For quite a while now, students have been enduring something on a regular basis … Exams! The purpose of these exams is to separate the high-performers from the rest. Economic theory tells us that exams and performance in these exams is a form of signaling … So, good scores in school exams signals to the colleges that the student is bright, and good scores in college exams signals to employers that this student will make a good employee. However, and this school of thought has been around from relatively recent times, exams/tests/assessments should be used more as learning aids rather than performance evaluation.
Until recently, the technology for doing this wasn’t readily available, while the principle has been around for a while, I must say. I remember, as a school student, upon getting the answer sheets after the exams, going through them, and trying to analyze which areas of the subject I would need to focus on more, probably because I got some of the answers wrong on those areas. Well, in theory at least … Practice, ah … A different thing! I mean, come on … How many schoolboys have you see doing this!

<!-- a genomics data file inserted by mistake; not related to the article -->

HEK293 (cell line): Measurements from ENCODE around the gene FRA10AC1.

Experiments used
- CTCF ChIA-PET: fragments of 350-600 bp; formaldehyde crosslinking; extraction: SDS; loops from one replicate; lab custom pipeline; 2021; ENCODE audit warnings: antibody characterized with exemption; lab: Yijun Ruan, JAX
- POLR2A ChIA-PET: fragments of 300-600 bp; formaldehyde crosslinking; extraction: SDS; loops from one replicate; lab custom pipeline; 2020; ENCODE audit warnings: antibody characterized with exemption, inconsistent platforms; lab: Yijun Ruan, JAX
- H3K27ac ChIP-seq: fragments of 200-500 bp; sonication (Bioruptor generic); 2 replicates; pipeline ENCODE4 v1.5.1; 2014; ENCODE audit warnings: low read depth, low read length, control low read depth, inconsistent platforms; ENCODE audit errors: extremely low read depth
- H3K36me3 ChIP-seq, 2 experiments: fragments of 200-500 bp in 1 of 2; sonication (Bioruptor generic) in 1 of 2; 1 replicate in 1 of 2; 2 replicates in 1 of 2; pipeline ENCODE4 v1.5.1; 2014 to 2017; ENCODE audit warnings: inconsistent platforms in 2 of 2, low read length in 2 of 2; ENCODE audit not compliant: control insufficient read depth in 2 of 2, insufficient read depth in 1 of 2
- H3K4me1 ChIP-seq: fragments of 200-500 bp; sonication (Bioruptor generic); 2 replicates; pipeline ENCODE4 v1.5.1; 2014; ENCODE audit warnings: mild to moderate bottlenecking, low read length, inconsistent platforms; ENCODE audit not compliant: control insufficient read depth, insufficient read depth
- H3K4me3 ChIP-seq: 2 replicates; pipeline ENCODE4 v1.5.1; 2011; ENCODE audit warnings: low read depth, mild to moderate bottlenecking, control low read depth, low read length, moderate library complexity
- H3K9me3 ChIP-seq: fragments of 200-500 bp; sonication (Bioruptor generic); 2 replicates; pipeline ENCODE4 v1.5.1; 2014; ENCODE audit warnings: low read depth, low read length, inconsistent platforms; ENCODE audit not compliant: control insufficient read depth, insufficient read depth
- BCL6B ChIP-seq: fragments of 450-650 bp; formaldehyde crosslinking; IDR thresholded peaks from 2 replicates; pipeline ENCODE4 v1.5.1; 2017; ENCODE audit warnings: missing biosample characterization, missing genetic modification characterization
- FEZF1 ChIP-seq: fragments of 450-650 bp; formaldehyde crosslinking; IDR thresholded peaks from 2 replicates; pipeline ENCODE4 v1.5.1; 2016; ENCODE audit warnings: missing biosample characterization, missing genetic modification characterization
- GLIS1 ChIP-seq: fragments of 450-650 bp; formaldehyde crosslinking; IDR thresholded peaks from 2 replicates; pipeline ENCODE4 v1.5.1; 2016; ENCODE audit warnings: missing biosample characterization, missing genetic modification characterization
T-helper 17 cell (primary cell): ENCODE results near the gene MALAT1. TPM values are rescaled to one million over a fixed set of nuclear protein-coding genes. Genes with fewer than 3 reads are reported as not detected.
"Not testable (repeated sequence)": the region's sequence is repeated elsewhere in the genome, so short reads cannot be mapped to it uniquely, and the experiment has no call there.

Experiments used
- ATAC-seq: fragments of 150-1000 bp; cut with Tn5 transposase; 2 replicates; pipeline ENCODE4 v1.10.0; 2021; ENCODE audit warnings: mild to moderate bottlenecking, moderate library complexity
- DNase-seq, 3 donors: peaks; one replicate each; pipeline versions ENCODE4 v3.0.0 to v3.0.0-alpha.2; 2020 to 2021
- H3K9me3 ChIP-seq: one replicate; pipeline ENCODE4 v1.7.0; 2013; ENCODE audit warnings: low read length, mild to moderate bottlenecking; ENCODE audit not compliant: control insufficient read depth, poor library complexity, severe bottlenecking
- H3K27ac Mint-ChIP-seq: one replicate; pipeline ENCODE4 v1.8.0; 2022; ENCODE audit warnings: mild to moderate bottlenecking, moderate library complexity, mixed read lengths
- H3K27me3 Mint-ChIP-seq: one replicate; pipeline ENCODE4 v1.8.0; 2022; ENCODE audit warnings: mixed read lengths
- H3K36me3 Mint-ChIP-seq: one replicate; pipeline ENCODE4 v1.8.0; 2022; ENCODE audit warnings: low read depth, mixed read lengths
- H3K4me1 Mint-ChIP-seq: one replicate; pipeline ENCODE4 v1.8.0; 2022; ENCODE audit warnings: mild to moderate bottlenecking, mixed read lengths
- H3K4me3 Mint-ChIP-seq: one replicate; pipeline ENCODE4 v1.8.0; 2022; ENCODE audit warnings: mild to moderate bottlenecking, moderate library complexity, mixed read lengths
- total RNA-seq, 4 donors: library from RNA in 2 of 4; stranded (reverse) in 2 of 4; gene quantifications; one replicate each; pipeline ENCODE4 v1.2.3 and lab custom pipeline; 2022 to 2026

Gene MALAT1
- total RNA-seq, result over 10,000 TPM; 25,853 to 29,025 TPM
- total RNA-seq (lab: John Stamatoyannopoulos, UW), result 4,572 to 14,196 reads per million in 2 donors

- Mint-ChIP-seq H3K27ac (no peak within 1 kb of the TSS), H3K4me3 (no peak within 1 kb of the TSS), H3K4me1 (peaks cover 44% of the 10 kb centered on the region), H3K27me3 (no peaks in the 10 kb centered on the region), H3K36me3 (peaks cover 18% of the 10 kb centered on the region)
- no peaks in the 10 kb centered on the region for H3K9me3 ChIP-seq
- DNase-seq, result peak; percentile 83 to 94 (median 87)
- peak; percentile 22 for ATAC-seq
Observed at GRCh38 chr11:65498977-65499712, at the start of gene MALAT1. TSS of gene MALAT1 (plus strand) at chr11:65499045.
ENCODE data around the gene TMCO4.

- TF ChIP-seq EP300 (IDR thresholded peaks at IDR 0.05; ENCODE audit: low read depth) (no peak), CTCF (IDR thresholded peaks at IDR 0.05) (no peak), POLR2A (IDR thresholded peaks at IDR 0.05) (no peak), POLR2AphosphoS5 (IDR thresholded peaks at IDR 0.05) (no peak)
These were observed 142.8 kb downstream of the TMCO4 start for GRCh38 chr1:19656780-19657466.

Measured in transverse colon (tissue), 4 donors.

Now, imagine doing this kind of analysis for an entire class of 30 or 40 kids. The task is humongous. Though this sort of thing would be quite helpful as this would enable learners rather than simply assess them, it wasn’t quite feasible given that we didn’t have the means to do this. Today, however, we do, and doing this can actually be quite simple.
First step, develop assessment taxonomy. Simply put, this could be a way of classifying questions, and assigning them to specific topics within a subject, for example, on a test for mathematics, one question could be tagged to circles, another to linear equations, and so on. This means that we can identify which area of the subject the question belongs to. Second step, develop topical tutorials. Now, at first sight, this might seem to be a humongous task, but it’s not necessarily so. Short, focused tutorials can today be developed relatively easily, and besides, this would, in most scenarios, be one-time effort (given that this sort of modularity would enable us to use or re-use these tutorials in whichever scenario they are required), or probably something which wouldn’t change too frequently, depending on the topic.
With these foundation blocks in place, it’s a simple step to map these tutorials to the same taxonomy that is defined for the assessment questions, and here, we have a system which, based on learner performance, can get o a granular level of performance and hence a granular level of learner understanding, and based on these, can recommend suggested learning titles to enable the learner to work on areas where they more need to. In this way, we could have an assessment tool which at the same time also enables learners, with applications ranging from school education to training, and so on,